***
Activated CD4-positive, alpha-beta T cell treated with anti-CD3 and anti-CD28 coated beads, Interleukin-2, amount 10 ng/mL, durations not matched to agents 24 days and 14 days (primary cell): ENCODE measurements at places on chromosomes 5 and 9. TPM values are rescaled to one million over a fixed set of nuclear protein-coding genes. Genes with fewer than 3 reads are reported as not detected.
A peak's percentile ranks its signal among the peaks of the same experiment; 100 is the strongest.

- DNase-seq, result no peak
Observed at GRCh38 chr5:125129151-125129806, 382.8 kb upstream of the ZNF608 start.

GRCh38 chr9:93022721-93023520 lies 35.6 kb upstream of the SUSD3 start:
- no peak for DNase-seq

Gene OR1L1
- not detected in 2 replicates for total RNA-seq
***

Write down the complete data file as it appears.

Activated CD4-positive, alpha-beta T cell treated with anti-CD3 and anti-CD28 coated beads, Interleukin-2, amount 10 ng/mL, durations not matched to agents 24 days and 14 days (primary cell): ENCODE measurements at places on chromosomes 5 and 9. TPM values are rescaled to one million over a fixed set of nuclear protein-coding genes. Genes with fewer than 3 reads are reported as not detected.
A peak's percentile ranks its signal among the peaks of the same experiment; 100 is the strongest.

- DNase-seq, result no peak
Observed at GRCh38 chr5:125129151-125129806, 382.8 kb upstream of the ZNF608 start.

GRCh38 chr9:93022721-93023520 lies 35.6 kb upstream of the SUSD3 start:
- no peak for DNase-seq

Gene OR1L1
- not detected in 2 replicates for total RNA-seq